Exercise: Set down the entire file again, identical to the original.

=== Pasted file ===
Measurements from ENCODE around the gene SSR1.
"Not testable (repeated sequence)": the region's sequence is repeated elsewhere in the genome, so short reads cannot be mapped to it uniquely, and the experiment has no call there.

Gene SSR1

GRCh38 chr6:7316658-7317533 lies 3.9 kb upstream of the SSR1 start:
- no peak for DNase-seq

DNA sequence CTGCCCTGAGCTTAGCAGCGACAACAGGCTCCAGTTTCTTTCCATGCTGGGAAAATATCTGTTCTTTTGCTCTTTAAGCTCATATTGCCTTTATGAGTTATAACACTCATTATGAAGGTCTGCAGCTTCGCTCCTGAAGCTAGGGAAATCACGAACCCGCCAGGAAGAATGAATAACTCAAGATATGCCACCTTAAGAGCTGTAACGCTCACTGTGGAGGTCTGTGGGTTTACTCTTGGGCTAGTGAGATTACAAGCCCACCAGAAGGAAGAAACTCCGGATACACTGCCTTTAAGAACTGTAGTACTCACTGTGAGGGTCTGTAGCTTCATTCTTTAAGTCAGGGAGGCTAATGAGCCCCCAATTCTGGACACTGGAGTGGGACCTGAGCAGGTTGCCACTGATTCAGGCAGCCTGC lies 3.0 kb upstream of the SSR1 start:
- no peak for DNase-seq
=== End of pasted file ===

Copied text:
Measurements from ENCODE around the gene SSR1.
"Not testable (repeated sequence)": the region's sequence is repeated elsewhere in the genome, so short reads cannot be mapped to it uniquely, and the experiment has no call there.

Gene SSR1

GRCh38 chr6:7316658-7317533 lies 3.9 kb upstream of the SSR1 start:
- no peak for DNase-seq

DNA sequence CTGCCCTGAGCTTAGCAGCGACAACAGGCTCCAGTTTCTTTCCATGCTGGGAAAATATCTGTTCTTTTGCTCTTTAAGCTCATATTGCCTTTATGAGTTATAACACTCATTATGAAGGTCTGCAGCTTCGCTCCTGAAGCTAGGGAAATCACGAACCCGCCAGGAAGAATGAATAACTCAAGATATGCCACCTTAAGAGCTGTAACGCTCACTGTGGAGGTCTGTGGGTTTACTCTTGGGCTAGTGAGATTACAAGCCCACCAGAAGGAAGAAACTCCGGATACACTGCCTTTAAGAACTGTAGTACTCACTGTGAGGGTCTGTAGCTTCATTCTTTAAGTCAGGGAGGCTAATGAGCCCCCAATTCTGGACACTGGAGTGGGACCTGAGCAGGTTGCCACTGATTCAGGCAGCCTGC lies 3.0 kb upstream of the SSR1 start:
- no peak for DNase-seq